Cross border data transfer: Any transfer of personal data outside of the EU/EEA or Switzer-land is prohibited without safeguards providing for an adequate level of data protection. Remote access by parties located in third countries also qualifies as transfer of personal data. Data transfer agreements with standard contractual clauses belong to the most used safeguards. In many in-stances, transfers of data to the United States may be based on selfcertification within the Privacy Shield Framework. Data transfers absent of safeguards are likely to trigger major fines.
Structuring of the M&A transaction: Adequate level of data protection depends also on the structuring of the M&A transaction. In the case of a share deal, the shares of the target will be transferred to the buyer. In general, data remains within target. The target continues to process its data and – at least in the first instance – no data will be transferred to third parties. However, this might change if the buyer integrates the target company in a group structure or intents to process personal data for other (commercial) reasons. In case of an asset deal, the assets and liabilities of the target will be transferred to the buyer, not the shares. In this case (personal) data may be transferred to third parties and the buyer must insure adequate data protection measures.
Post-acquisition integration: managing risks
Acquisition agreements: Representation and warranties, indemnities as well as purchase price adjustments are the contractual tools to address risks related to non-compliance with privacy law. In that regard, any information on data protection compliance obtained prior to or during the due diligence phase will prove highly valuable.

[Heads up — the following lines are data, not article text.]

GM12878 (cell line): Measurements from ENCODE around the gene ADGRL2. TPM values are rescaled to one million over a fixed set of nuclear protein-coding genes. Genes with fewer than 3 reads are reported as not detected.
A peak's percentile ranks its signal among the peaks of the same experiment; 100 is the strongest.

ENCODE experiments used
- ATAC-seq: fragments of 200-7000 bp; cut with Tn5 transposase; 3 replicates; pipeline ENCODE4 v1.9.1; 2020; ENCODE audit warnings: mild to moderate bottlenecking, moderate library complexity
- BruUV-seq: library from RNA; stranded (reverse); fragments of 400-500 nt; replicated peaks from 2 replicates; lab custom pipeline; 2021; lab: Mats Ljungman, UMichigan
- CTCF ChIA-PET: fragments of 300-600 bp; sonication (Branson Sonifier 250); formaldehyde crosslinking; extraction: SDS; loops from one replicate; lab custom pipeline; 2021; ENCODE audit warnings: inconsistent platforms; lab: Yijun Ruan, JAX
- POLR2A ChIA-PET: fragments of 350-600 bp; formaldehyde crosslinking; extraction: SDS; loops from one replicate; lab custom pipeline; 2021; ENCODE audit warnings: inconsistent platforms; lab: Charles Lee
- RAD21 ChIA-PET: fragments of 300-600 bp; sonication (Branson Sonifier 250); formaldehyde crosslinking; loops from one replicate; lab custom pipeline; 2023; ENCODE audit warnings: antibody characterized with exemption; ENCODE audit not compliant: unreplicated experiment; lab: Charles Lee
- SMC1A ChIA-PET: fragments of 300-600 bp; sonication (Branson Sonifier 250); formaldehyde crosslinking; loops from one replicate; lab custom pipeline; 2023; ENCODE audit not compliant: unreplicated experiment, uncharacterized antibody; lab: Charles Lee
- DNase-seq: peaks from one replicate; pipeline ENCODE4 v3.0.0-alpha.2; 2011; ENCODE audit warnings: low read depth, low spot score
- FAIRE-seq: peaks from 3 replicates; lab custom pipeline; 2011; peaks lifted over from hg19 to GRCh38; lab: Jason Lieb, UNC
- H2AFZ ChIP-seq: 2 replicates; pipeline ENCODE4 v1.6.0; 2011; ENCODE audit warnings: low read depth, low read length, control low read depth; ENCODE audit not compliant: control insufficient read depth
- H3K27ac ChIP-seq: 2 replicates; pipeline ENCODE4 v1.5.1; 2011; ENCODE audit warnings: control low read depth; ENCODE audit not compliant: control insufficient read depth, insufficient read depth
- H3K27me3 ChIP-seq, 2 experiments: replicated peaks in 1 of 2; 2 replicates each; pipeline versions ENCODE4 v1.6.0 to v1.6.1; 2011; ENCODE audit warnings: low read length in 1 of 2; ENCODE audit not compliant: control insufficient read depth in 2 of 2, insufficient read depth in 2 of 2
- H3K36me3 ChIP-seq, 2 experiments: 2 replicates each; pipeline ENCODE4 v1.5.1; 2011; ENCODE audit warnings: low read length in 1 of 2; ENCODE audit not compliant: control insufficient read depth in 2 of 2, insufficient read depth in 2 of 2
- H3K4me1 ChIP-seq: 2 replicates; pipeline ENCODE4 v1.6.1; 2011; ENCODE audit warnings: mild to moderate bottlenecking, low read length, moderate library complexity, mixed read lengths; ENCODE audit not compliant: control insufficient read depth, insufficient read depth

Transitional services agreements: Under certain circumstances, transitional services agreements may also contain data protection-related parts. A data processing agreement may be necessary where a seller continues to process personal data on behalf of a buyer. Separation of specific intra-group processing activities from a parent company into separate companies (carve-outs) is possible. However, the legal responsibilities with regard to ensuring data protection com-pliance may ultimately remain with the buyer.
To sum up, corporate decision makers should consider the impact of data privacy law and compliance on:
- A target’s risk and value;
- The anticipated or planned use of databases;
- The setup of data rooms and data transfers to third countries;
- The structuring of the M&A transaction; and
- The structuring of post-acquisition integration.
Today, corporate decision makers are well advised to consider data privacy as early as possible. Finally, taking a broad view is paramount as some data privacy laws claim extraterritorial reach, such as the EU’s GDPR, leading to a complex overlap of national and regional data privacy laws.
These informations can also be downloaded as PDF here.